Is this useful for non Rails users?
As the author, I’m biased, but I think so. While all of the application code examples are in Ruby and Active Record, there are many types of code or configuration throughout the book that aren’t.
For example, there’s SQL, shell scripts, SQL Query functions, PL/pgSQL procedures, and native database objects like constraints, views, or cursors that readers work with.
Don’t take it from me though. How about these responses from readers that work primarily with other technologies?
Robert T. wrote:
Excited to see this hit the market. While Rails is in the title, don’t be put off if you work with something else; the Rails ecosystem provides a wealth of developer tooling and Ruby is an easily accessible language for studying, and the information can definitely be adapted to different domains.
Dave C. said:
"A book with this information would’ve allowed me to shortcut several years off of learning Postgres the hard way."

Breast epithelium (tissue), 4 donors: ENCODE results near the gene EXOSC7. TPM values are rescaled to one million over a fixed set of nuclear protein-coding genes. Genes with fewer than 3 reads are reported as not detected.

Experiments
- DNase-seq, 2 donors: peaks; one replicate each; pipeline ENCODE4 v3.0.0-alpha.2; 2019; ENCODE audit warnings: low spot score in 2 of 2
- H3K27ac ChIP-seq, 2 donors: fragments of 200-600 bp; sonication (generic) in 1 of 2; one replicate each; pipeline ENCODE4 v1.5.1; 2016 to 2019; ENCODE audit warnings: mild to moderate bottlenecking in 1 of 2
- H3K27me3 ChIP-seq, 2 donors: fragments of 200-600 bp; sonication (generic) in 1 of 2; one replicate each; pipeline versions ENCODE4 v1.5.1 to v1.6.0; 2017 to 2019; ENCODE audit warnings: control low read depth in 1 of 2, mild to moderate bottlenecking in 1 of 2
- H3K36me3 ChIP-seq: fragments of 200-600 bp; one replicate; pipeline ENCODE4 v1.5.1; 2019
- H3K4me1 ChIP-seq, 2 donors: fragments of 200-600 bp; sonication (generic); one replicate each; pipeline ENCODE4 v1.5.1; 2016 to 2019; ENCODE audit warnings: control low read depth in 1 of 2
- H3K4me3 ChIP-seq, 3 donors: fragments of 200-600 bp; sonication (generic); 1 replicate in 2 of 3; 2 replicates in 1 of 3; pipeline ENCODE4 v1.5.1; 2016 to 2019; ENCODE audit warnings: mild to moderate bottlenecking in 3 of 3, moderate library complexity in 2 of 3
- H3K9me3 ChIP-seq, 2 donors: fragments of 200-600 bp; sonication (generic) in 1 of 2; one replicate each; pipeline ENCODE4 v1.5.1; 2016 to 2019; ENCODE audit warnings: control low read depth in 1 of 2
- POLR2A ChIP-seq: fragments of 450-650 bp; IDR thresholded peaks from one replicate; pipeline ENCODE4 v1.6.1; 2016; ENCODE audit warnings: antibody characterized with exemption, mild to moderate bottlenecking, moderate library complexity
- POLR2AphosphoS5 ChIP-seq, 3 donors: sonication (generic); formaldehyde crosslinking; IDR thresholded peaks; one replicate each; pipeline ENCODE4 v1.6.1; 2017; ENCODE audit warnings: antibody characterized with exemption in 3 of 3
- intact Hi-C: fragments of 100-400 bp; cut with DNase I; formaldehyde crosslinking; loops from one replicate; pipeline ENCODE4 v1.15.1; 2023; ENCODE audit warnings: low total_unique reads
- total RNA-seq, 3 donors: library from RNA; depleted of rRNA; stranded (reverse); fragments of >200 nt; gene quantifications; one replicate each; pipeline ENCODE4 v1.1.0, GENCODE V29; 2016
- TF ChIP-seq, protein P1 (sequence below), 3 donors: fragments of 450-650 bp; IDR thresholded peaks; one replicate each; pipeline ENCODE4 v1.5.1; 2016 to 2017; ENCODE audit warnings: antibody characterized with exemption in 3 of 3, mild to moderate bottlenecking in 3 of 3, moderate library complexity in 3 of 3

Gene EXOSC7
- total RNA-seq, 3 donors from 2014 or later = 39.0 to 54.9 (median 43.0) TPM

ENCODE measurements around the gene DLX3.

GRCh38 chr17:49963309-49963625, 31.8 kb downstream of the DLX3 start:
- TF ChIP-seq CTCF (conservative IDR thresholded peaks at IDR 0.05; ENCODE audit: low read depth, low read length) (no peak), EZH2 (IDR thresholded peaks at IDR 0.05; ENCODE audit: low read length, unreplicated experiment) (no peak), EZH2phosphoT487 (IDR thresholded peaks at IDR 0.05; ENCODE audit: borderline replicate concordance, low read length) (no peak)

Haki B. wrote (after reading portions of the book):
“It’s amazing how much Django and rails resemble each other.”
My estimation is the book is about 75% PostgreSQL and about 25% Ruby on Rails.
My hope is that the book is useful even for programmers that work with other MVC full-stack web frameworks like Django (Python) or Laravel (PHP). Those frameworks will have ORMs with some overlap with Active Record, and when they connect to PostgreSQL, may have some of the same challenges around writing high performance queries.
Other topics like schema design, indexing, or maintenance, all have less to do with specific web frameworks or programming languages.
I also discussed with Drew Bragg on the podcast “Code and the Coding Coders who Code it Episode 27 - Andrew Atkinson” at the 33:50 mark:
While I originally considered positioning the book more broadly as something like: “PostgreSQL for Web Developers”, I didn’t think that would work out as well.
The main reason was because I wanted to have lots of concrete examples and exercises, inspired by my career experience from working with Ruby on Rails and PostgreSQL over the last decade.
To do that, the book uses more than 40 libraries from the broader ecosystem, as PostgreSQL extensions and Ruby gems. Most (not all) of the open source libraries that are included are there because I have firsthand experience using them in production. It felt more authentic to stick with what I knew best and have put into production and maintained myself. For libraries where that’s not the case, I try and call that out.
Hope that helps! Thanks for your interest!